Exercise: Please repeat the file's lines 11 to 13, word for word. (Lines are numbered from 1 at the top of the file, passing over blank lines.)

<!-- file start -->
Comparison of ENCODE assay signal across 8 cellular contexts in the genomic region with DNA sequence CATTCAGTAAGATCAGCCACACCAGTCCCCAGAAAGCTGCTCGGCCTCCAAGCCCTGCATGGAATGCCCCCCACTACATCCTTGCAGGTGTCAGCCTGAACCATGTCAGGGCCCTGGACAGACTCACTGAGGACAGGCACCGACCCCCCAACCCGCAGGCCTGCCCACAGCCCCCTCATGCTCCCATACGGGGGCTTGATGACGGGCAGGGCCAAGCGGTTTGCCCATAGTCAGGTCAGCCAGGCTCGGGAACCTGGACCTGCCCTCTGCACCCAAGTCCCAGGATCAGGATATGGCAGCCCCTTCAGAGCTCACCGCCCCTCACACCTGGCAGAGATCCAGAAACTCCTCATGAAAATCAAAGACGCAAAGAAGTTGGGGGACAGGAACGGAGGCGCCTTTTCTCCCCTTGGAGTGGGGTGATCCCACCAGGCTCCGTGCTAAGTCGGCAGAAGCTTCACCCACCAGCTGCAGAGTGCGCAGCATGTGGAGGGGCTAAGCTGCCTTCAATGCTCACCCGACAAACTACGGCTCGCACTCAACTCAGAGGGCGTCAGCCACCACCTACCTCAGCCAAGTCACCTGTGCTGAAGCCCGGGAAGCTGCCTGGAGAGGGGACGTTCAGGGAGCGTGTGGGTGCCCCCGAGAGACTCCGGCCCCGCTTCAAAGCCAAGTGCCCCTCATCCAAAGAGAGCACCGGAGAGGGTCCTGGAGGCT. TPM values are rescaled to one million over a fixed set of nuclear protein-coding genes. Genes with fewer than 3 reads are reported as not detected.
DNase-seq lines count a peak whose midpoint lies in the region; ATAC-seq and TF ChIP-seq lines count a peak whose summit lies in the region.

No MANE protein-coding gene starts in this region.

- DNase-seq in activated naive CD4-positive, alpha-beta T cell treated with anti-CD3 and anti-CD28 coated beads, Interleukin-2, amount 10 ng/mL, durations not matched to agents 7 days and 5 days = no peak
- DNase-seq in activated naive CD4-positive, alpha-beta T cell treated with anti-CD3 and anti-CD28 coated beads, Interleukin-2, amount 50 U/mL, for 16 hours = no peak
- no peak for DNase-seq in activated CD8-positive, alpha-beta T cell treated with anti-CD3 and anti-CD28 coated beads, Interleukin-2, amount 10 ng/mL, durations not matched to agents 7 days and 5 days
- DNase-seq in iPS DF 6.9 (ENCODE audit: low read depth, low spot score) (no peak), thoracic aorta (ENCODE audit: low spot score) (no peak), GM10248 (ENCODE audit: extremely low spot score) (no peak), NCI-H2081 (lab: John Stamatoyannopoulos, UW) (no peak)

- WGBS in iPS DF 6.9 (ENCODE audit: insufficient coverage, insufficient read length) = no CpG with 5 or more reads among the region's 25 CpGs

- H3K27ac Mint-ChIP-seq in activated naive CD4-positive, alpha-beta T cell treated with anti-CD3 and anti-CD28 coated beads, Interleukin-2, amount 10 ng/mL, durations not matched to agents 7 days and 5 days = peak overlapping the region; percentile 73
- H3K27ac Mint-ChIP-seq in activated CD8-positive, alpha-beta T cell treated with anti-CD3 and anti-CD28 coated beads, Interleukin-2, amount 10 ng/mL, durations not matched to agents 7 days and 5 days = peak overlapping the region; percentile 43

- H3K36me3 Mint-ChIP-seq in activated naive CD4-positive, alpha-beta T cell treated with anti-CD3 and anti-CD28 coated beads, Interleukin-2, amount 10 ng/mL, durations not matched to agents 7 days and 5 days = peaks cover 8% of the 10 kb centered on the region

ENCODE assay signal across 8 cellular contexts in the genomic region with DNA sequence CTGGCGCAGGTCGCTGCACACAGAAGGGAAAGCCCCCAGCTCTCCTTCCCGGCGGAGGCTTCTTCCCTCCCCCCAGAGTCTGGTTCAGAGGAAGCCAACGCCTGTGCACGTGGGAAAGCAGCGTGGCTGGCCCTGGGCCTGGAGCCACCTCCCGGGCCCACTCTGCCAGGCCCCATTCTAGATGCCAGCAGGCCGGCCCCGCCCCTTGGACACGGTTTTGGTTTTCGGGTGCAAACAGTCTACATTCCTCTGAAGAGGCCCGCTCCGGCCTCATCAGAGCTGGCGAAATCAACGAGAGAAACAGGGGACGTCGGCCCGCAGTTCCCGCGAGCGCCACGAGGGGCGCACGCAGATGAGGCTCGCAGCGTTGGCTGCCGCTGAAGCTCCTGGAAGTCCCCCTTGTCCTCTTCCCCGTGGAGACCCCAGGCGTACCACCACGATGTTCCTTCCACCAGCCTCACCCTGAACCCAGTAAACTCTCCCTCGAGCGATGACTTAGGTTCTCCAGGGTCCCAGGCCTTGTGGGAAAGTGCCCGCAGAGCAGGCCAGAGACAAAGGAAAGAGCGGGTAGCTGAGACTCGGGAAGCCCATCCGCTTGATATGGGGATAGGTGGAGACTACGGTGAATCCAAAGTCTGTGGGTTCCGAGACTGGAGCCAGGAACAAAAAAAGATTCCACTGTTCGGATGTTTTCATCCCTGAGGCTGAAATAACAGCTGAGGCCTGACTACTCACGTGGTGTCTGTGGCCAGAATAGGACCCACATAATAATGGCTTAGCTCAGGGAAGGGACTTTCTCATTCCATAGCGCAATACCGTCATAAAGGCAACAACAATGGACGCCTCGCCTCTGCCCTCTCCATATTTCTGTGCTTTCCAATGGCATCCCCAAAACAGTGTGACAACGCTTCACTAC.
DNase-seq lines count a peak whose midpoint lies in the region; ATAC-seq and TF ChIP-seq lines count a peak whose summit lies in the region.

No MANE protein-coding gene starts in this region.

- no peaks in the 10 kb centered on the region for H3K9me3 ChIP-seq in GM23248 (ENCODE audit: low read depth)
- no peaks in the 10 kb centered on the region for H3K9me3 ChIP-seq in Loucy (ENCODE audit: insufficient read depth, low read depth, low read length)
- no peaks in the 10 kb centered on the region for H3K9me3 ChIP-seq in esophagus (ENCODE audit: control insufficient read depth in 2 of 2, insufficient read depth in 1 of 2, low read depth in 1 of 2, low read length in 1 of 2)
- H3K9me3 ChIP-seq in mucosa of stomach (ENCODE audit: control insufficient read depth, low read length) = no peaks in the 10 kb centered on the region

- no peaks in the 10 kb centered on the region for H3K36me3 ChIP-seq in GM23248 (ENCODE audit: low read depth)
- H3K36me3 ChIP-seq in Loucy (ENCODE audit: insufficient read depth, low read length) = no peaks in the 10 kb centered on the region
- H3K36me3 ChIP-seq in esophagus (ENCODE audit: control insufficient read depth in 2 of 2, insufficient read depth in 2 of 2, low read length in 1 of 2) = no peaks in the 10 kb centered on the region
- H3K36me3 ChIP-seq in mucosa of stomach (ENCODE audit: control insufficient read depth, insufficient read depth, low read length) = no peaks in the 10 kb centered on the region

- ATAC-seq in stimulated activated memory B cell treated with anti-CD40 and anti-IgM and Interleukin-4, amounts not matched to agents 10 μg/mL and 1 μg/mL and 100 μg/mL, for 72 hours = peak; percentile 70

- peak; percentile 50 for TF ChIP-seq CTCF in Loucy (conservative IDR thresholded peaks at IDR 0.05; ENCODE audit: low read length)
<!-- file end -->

- H3K36me3 Mint-ChIP-seq in activated naive CD4-positive, alpha-beta T cell treated with anti-CD3 and anti-CD28 coated beads, Interleukin-2, amount 10 ng/mL, durations not matched to agents 7 days and 5 days = peaks cover 8% of the 10 kb centered on the region

ENCODE assay signal across 8 cellular contexts in the genomic region with DNA sequence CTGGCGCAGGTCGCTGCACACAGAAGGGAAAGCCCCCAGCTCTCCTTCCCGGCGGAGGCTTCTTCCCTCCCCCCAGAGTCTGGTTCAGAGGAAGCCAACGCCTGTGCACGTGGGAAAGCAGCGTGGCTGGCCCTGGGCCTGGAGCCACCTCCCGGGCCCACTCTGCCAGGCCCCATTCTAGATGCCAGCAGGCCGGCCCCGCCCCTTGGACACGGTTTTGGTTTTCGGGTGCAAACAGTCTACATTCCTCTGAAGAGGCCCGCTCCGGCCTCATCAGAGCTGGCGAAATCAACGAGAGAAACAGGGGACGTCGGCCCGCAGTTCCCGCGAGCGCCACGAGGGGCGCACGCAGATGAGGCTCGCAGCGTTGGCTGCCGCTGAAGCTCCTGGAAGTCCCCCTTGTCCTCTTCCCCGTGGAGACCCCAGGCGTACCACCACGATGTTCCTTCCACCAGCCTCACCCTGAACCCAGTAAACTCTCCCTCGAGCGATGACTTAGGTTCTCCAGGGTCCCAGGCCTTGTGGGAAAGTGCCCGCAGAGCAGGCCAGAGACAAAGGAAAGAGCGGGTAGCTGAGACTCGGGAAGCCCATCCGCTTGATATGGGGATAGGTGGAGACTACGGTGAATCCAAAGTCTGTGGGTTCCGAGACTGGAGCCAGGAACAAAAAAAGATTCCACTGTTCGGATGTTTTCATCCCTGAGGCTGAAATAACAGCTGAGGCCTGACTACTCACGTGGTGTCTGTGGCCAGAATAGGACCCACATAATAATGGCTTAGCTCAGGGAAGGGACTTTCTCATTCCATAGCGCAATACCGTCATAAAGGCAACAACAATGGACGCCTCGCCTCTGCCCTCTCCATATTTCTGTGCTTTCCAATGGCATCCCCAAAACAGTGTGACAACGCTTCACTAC.
DNase-seq lines count a peak whose midpoint lies in the region; ATAC-seq and TF ChIP-seq lines count a peak whose summit lies in the region.